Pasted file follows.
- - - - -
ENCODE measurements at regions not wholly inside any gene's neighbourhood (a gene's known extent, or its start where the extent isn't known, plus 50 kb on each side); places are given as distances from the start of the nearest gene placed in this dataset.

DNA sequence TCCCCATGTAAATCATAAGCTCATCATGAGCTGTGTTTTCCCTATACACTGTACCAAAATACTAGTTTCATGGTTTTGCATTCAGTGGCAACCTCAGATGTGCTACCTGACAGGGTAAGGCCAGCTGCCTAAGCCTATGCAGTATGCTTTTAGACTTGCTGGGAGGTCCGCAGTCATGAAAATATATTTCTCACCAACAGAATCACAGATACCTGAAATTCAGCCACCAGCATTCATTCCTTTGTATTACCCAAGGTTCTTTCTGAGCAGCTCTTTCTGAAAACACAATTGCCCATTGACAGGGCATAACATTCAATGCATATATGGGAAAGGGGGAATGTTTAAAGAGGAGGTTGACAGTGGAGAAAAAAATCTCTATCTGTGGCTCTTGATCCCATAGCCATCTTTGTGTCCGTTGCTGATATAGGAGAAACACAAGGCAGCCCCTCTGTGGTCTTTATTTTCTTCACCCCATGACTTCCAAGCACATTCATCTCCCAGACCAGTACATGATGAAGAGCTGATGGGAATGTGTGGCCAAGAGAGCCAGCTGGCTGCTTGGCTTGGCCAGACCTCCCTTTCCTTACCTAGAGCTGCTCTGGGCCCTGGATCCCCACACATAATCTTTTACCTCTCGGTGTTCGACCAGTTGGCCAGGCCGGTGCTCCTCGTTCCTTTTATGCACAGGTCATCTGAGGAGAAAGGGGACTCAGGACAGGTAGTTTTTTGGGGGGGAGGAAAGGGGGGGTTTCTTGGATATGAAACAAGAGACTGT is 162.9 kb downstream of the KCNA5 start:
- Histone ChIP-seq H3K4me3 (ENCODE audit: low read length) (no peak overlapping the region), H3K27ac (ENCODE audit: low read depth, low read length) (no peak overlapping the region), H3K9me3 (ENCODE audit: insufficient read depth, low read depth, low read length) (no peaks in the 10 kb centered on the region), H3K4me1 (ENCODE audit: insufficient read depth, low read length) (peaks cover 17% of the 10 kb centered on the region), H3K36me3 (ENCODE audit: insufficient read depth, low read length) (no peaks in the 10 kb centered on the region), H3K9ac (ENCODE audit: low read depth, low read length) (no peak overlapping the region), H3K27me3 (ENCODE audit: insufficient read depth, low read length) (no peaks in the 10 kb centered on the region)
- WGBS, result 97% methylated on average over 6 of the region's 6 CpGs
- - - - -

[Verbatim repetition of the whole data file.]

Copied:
ENCODE measurements at regions not wholly inside any gene's neighbourhood (a gene's known extent, or its start where the extent isn't known, plus 50 kb on each side); places are given as distances from the start of the nearest gene placed in this dataset.

DNA sequence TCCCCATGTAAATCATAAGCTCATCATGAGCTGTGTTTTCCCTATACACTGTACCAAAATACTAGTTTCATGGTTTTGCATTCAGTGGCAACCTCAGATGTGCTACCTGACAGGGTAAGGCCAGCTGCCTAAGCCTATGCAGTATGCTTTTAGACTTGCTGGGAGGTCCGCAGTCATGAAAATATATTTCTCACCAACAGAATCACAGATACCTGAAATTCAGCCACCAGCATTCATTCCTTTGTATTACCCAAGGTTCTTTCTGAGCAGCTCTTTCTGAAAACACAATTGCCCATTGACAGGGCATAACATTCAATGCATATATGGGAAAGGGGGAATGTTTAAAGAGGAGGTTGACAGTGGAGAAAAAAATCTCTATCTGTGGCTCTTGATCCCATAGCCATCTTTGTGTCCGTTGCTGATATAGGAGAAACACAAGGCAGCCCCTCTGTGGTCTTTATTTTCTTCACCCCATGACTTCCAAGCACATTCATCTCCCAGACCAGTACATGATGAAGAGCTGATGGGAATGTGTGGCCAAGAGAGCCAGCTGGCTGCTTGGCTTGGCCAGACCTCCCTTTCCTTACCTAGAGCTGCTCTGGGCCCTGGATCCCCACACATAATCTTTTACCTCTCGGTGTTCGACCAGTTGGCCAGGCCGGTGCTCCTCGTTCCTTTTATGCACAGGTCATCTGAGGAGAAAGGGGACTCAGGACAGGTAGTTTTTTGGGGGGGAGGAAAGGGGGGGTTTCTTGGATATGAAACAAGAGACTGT is 162.9 kb downstream of the KCNA5 start:
- Histone ChIP-seq H3K4me3 (ENCODE audit: low read length) (no peak overlapping the region), H3K27ac (ENCODE audit: low read depth, low read length) (no peak overlapping the region), H3K9me3 (ENCODE audit: insufficient read depth, low read depth, low read length) (no peaks in the 10 kb centered on the region), H3K4me1 (ENCODE audit: insufficient read depth, low read length) (peaks cover 17% of the 10 kb centered on the region), H3K36me3 (ENCODE audit: insufficient read depth, low read length) (no peaks in the 10 kb centered on the region), H3K9ac (ENCODE audit: low read depth, low read length) (no peak overlapping the region), H3K27me3 (ENCODE audit: insufficient read depth, low read length) (no peaks in the 10 kb centered on the region)
- WGBS, result 97% methylated on average over 6 of the region's 6 CpGs